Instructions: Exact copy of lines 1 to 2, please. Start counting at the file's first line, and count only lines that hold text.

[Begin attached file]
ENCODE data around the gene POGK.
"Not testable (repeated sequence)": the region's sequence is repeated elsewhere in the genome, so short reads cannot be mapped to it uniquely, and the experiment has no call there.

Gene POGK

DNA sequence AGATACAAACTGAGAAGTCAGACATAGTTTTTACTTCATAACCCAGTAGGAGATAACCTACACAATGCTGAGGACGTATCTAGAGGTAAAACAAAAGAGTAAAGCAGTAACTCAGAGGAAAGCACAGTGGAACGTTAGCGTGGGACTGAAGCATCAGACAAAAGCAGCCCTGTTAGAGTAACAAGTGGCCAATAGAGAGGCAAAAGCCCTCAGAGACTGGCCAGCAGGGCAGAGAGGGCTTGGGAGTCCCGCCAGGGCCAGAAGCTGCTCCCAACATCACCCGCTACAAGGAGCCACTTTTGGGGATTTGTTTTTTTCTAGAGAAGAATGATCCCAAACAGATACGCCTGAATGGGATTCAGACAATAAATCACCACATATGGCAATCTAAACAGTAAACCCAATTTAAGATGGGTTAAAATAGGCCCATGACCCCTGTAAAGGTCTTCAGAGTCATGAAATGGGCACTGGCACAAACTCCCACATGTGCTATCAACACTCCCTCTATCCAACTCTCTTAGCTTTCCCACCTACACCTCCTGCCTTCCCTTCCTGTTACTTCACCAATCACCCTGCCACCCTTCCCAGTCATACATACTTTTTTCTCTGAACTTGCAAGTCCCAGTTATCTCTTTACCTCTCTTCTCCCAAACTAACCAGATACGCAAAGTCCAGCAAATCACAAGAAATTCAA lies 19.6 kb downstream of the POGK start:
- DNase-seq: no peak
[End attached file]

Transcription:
ENCODE data around the gene POGK.
"Not testable (repeated sequence)": the region's sequence is repeated elsewhere in the genome, so short reads cannot be mapped to it uniquely, and the experiment has no call there.